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Diseases

Genetic and Rare Diseases Information Center (GARD)

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Chandler's syndrome


Other Names for this Disease

  • Chandler syndrome
See Disclaimer regarding information on this site. Some links on this page may take you to organizations outside of the National Institutes of Health.

Your Question

What are the suggested treatments for Chandler's syndrome? Is it possible to treat this condition with existing laser technology? If the condition is not treated, can it spread to the other eye?

Our Answer

We have identified the following information that we hope you find helpful. If you still have questions, please contact us.

What is Chandler's syndrome?

Chandler's syndrome is a rare eye disorder in which the single layer of cells lining the interior of the cornea proliferates, causing changes within the iris, corneal swelling, and unusually high pressure in the eye (glaucoma). This condition is one of three syndromes, along with progressive iris atrophy and Cogan-Reese syndrome, that make up the iridocorneal endothelial (ICE) syndrome. In most cases, only one eye is affected.[1][2] Symptoms may include reduced vision and pain.[1][2] Chandler's syndrome more often affects females and usually presents sometime during middle age.[1] The cause of this disease is unknown.[2]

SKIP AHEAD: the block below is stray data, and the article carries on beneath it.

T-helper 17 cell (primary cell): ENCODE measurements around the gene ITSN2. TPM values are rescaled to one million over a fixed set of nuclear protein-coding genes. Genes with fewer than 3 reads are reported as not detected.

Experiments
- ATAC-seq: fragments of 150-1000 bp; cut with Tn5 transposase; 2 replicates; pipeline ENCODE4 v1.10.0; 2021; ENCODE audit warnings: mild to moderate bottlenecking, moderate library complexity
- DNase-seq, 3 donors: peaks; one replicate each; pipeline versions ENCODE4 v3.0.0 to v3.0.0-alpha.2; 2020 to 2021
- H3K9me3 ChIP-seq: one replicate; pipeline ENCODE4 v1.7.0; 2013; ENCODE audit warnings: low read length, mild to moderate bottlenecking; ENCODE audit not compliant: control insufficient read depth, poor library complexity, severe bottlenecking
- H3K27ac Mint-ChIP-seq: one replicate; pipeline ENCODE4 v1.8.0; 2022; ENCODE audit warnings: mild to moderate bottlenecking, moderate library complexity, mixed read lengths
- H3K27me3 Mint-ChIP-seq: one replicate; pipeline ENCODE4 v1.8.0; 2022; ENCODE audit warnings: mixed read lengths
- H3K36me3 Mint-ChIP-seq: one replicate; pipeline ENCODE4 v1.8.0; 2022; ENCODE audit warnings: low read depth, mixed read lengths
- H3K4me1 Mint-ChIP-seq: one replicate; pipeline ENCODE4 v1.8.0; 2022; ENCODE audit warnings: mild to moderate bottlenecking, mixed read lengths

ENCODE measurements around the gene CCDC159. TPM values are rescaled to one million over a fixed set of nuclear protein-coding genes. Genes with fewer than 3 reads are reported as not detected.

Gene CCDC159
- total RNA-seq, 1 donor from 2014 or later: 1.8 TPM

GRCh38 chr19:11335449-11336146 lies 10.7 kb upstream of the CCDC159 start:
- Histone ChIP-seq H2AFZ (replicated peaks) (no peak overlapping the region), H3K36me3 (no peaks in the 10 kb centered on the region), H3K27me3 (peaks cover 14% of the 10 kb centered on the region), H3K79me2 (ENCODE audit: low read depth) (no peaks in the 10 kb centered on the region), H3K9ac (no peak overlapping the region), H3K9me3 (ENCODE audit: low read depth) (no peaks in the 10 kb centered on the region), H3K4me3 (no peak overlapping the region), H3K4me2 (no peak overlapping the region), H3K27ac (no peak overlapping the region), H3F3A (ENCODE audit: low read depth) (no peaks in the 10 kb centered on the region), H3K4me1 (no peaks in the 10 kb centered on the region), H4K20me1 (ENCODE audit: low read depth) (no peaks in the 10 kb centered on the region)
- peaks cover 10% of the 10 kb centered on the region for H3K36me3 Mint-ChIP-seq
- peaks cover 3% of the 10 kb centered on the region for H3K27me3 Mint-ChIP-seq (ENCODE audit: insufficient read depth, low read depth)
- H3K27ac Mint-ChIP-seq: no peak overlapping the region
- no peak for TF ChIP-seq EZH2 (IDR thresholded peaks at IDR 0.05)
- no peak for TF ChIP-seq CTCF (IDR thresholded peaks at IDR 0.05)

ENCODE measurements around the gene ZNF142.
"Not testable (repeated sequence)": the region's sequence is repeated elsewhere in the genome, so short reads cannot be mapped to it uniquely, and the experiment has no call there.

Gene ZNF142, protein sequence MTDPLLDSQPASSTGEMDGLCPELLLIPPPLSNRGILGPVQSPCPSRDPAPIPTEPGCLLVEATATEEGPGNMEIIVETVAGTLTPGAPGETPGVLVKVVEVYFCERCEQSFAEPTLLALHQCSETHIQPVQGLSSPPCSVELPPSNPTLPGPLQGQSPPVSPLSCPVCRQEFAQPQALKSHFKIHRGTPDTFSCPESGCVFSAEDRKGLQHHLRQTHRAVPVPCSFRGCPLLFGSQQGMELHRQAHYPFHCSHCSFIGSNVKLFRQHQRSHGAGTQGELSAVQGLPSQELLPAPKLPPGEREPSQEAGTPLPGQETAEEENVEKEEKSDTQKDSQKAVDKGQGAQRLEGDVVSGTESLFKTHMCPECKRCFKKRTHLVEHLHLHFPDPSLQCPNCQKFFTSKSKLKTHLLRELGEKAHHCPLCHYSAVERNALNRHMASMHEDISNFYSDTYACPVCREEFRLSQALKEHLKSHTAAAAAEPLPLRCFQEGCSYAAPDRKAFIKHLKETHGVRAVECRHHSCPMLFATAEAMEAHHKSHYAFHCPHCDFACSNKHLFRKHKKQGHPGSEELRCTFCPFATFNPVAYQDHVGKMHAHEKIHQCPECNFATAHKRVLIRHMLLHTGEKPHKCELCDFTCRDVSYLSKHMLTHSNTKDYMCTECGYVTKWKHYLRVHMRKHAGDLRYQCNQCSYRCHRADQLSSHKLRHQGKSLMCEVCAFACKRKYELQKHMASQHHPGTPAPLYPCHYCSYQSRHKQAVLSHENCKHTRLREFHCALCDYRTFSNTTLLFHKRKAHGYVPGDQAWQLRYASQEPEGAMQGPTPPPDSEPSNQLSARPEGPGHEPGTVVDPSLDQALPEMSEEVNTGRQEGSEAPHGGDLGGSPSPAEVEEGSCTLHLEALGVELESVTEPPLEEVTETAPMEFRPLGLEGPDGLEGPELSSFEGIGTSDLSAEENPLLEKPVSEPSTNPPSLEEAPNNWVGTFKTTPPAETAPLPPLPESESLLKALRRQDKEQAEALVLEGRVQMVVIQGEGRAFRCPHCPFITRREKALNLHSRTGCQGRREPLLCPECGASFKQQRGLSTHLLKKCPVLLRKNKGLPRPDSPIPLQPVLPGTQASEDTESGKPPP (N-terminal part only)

Last updated: 7/13/2011

How might Chandler's syndrome be treated?

While it is not possible to halt the progression of Chandler's syndrome, the glaucoma associated with this disease can be treated with medications and/or filtering surgery.[2][3][4] Eye drops used in managing glaucoma decrease pressure in the eye by helping the eye's fluid drain more efficiently and/or decreasing the amount of fluid made by the eye.[5] Drugs used to treat glaucoma are classified according to their active ingredient. These include prostaglandin analogs, beta blockers, alpha agonists, and carbonic anhydrase inhibitors.[1][5] Combination drugs may be necessary for some patients.[5] If these medications do not successfully treat the glaucoma, surgery may be indicated.[1][5] Trabeculectomy may be used to treat glaucoma.[1][6] In some cases, multiple procedures may be necessary.[6] The corneal swelling associated with Chandler's syndrome may be treated through a cornea transplant.[1][2] Further investigation is needed to determine the best way to manage this condition.[7]
Last updated: 2/8/2012

Can Chandler's syndrome be treated with existing laser technology?

No. Existing laser therapy has not proven to be an effective treatment for Chandler's syndrome.[3]
Last updated: 4/13/2010

If one eye is affected by Chandler's syndrome, is it possible for the other to become involved?

Most often, Chandler's syndrome affects only one eye. The other eye may have subclinical involvement (below the level required for diagnosis). In rare cases, both eyes may be clinically involved.[1]
Last updated: 2/8/2012

References
Other Names for this Disease
  • Chandler syndrome
See Disclaimer regarding information on this site. Some links on this page may take you to organizations outside of the National Institutes of Health.